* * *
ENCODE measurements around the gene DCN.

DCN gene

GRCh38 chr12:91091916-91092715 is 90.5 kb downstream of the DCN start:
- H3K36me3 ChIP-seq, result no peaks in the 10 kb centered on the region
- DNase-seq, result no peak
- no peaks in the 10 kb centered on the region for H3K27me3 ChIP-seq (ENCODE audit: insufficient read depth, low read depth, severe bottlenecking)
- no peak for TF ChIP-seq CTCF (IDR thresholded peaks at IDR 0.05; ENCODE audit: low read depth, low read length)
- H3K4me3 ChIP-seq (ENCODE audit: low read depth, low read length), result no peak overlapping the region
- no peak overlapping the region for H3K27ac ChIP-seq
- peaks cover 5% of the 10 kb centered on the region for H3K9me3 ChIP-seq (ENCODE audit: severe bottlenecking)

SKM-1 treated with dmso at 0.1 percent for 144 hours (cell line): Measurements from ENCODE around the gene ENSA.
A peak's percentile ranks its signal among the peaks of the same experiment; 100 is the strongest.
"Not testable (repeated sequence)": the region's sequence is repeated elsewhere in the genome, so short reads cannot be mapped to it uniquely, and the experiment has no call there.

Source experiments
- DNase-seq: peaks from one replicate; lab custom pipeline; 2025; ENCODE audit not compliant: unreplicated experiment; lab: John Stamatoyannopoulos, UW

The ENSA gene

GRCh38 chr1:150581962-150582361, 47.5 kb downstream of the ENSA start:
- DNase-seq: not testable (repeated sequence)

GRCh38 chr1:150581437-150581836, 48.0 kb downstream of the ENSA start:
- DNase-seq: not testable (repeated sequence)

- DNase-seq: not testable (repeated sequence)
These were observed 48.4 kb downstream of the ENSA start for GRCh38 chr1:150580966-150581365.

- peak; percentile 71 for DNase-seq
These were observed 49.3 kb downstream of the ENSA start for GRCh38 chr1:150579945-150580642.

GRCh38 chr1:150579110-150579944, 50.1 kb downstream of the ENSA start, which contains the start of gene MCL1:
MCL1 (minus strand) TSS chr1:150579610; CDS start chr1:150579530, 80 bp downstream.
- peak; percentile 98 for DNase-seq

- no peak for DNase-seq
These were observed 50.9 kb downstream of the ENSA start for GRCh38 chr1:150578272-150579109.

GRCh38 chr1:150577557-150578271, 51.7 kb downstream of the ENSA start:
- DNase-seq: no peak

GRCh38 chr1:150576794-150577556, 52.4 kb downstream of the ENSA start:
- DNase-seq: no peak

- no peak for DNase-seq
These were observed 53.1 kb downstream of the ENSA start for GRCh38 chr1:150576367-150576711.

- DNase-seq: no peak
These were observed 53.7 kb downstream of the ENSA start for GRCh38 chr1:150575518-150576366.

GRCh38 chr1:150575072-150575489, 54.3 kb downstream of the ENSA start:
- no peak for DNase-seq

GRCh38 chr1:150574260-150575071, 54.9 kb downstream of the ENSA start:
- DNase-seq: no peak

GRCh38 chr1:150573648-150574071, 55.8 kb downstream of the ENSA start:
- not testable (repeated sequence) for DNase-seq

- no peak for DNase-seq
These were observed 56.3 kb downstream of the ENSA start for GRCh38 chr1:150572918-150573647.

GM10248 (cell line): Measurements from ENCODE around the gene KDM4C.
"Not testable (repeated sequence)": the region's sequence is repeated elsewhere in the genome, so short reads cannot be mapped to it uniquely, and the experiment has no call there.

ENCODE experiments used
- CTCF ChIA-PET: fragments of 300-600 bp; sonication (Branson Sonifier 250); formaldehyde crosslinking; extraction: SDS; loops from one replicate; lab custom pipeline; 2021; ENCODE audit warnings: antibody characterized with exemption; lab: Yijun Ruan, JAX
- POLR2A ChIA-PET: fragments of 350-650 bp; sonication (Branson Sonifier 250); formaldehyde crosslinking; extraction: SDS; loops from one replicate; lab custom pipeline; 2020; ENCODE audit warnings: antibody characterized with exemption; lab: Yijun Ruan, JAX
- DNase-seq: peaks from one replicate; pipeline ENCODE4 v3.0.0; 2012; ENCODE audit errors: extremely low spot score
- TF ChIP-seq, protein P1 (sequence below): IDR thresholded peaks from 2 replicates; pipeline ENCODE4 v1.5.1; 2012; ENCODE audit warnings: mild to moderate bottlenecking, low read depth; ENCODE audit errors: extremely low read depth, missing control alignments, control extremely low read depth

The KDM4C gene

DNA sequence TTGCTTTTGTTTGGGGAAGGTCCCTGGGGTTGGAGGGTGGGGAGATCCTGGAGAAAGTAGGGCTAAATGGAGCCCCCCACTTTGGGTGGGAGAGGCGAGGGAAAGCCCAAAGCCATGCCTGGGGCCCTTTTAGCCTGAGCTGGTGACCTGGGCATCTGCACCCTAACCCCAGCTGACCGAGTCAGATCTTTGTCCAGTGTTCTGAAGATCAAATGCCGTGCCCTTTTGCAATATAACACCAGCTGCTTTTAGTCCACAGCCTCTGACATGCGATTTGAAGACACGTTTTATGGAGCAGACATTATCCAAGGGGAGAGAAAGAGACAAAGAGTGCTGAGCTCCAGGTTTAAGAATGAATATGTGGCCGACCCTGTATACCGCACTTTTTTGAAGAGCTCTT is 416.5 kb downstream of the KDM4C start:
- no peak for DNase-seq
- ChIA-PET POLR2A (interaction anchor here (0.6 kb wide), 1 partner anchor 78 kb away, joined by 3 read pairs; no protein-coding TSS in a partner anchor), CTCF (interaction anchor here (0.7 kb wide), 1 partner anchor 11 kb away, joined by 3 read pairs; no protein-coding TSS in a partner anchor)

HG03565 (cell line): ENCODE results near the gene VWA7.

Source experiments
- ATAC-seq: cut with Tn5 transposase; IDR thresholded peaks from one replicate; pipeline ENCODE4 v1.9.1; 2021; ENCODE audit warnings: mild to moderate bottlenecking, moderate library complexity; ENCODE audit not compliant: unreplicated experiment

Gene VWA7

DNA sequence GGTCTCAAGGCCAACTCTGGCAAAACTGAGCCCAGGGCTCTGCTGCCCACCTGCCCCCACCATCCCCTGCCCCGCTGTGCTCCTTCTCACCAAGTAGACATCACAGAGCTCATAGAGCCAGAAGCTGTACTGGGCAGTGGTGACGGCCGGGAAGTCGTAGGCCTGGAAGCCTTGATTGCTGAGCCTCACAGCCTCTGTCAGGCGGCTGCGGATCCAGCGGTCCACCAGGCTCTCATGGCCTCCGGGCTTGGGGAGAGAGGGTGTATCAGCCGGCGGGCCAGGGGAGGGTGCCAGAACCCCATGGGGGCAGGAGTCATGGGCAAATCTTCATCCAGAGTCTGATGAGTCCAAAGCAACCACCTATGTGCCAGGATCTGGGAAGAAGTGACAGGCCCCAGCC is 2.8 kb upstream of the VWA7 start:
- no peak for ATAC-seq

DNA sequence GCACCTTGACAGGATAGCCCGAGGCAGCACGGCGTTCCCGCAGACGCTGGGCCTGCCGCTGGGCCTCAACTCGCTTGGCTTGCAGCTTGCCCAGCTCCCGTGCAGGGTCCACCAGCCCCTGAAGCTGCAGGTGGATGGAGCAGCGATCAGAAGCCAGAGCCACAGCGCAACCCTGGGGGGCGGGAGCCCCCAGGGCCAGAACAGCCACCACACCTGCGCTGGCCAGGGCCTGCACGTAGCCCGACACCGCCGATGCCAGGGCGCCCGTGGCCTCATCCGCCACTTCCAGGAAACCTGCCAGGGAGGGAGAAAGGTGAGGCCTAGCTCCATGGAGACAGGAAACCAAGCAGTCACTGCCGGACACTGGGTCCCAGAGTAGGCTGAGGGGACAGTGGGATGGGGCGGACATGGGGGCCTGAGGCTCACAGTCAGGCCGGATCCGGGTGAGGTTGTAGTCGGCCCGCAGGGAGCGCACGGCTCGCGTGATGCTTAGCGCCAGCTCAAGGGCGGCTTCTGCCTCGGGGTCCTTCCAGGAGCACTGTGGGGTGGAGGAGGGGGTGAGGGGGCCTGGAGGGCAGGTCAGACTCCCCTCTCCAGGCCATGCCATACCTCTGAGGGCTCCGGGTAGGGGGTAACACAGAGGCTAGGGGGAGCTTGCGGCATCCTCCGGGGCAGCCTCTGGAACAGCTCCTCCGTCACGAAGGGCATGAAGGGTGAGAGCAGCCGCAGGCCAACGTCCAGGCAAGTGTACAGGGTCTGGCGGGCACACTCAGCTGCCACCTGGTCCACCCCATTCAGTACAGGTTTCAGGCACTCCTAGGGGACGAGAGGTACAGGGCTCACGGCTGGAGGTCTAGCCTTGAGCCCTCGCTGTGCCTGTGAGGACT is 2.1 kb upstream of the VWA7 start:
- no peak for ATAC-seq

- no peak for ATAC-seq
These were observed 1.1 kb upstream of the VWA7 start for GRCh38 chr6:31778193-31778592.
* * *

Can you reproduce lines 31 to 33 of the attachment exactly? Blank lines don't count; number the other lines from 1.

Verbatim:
- DNase-seq: no peak

GRCh38 chr1:150576794-150577556, 52.4 kb downstream of the ENSA start:
- DNase-seq: no peak